But Princeton Lyman, the U.S. envoy to Sudan, said Tuesday night that although such graves might exist, it was impossible to verify because of a lack of access to the region. “We can’t confirm the conclusion in the Sentinel project that there are mass graves in Kadugli,” Lyman said, citing U.S. intelligence reports.
The varying conclusions point to the difficulty of getting information from Southern Kordofan, where war broke out early last month between the Sudanese government and militias allied with the newly independent nation of South Sudan. The Sudanese government has denied humanitarian groups access to the area and has ordered U.N. peacekeepers to leave.
Regardless of whether there are mass graves, U.S. officials say, the Sudanese government and its allies appear to be committing human rights abuses in Southern Kordofan. They say that many civilians — perhaps hundreds — have been killed and that more than 70,000 have been forced to flee their homes.
“We’re deeply concerned,” Lyman said.
The Southern Kordofan crisis is related to the north-south conflict that left 2 million dead in Africa’s largest country. That war ended in 2005 with a U.S.-backed peace agreement, under which the south peacefully seceded this month.
Part of Southern Kordofan’s population, belonging to the Nuba ethnic group, had sided with the south. Like the southerners, the Nubans are non-Arabs and had complained of discrimination by the mostly Arab north. But they remained in the north.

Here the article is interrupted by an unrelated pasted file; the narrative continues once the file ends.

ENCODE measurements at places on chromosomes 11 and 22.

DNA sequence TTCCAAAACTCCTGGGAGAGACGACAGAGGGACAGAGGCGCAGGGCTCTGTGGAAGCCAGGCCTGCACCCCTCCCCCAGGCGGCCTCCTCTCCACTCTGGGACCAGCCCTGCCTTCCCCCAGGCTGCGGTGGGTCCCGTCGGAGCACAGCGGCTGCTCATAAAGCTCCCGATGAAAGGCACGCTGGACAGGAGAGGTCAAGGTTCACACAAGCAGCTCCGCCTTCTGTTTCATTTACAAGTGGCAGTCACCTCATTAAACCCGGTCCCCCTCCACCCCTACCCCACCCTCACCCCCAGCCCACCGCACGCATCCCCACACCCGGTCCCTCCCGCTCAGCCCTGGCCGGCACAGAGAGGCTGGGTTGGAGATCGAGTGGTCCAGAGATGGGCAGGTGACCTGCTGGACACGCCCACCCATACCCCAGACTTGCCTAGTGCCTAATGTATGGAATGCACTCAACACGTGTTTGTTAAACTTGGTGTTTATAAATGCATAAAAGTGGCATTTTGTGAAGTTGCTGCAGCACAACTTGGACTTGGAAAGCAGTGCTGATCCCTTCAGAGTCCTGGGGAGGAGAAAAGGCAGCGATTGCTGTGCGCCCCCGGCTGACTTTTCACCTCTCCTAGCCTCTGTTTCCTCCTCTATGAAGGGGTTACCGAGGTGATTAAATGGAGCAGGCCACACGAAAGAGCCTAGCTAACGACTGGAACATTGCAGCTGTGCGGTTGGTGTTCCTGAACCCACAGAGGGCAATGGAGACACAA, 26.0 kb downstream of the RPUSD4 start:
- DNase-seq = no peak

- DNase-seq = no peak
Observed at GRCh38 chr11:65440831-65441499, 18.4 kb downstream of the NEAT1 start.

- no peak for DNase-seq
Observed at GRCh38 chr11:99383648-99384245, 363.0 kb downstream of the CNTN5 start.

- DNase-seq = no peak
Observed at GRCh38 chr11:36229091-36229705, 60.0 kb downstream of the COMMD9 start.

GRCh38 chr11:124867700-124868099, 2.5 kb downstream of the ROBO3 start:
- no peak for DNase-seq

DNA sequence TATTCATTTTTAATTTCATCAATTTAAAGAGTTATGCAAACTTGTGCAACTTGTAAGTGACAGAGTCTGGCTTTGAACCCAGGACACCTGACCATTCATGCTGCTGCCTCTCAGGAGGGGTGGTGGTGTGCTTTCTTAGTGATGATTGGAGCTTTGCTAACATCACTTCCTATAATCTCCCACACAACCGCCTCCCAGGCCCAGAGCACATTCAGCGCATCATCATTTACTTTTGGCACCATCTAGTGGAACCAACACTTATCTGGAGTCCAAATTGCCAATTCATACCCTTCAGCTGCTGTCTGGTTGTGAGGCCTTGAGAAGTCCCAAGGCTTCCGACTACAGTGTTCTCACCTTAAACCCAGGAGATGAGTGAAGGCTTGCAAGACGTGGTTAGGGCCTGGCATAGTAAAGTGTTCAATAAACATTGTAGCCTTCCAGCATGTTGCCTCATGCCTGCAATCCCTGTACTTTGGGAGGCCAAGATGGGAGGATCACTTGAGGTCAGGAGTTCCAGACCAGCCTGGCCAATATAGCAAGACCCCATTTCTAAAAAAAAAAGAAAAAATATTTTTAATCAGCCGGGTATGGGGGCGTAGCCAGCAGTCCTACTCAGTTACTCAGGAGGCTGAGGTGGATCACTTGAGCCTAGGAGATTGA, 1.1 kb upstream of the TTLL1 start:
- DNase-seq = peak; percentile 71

The Sudanese government of Omar Hassan al-Bashir, who is accused of committing genocide in a separate conflict in the western region of Darfur, has denied targeting civilians.
The U.N. peacekeeping mission in Sudan said in a recent draft report that it had received information about mass graves in three areas of Southern Kordofan. The report, obtained by The Washington Post, also cited allegations of aerial bombardment, summary executions and other acts against Nubans.
Ivan Simonovic, the U.N. assistant secretary general for human rights, said in an interview that the mission had not been able to verify the existence of mass graves but that the allegations it had received were from witnesses and not satellite pictures.
“We can say they are serious allegations and do require further investigation,” he said.
In a report, “Crime Scene: Evidence of Mass Graves in Kadugli,”
the Satellite Sentinel Project said it had detected three excavated areas near the Tilo Secondary School in the city. Those images corroborated a witness’s account of men digging pits near the school June 8 and lowering bodies in white or brown bags into them, the group said.
The group also identified white bundles near Episcopal Church of Sudan facilities, an area where another witness reported slayings by government forces, it said. The report concluded that the images, shot July 4, were “consistent with a possible pile of people in body bags” or white tarps, which a third witness had reported seeing in the area.
“We go with what the witnesses say and the imagery showed,” said Nathaniel Raymond, who leads the project’s analysis of satellite imagery. The project involves activist groups and Harvard’s Humanitarian Initiative.
Lyman said that “what they identify as body bags, we see those same items in those same places before the fighting started.”
Raymond responded that the white objects were not visible in images taken June 7 or 17.
Hamilton is a special correspondent. Staff writer Colum Lynch at the United Nations contributed to this report.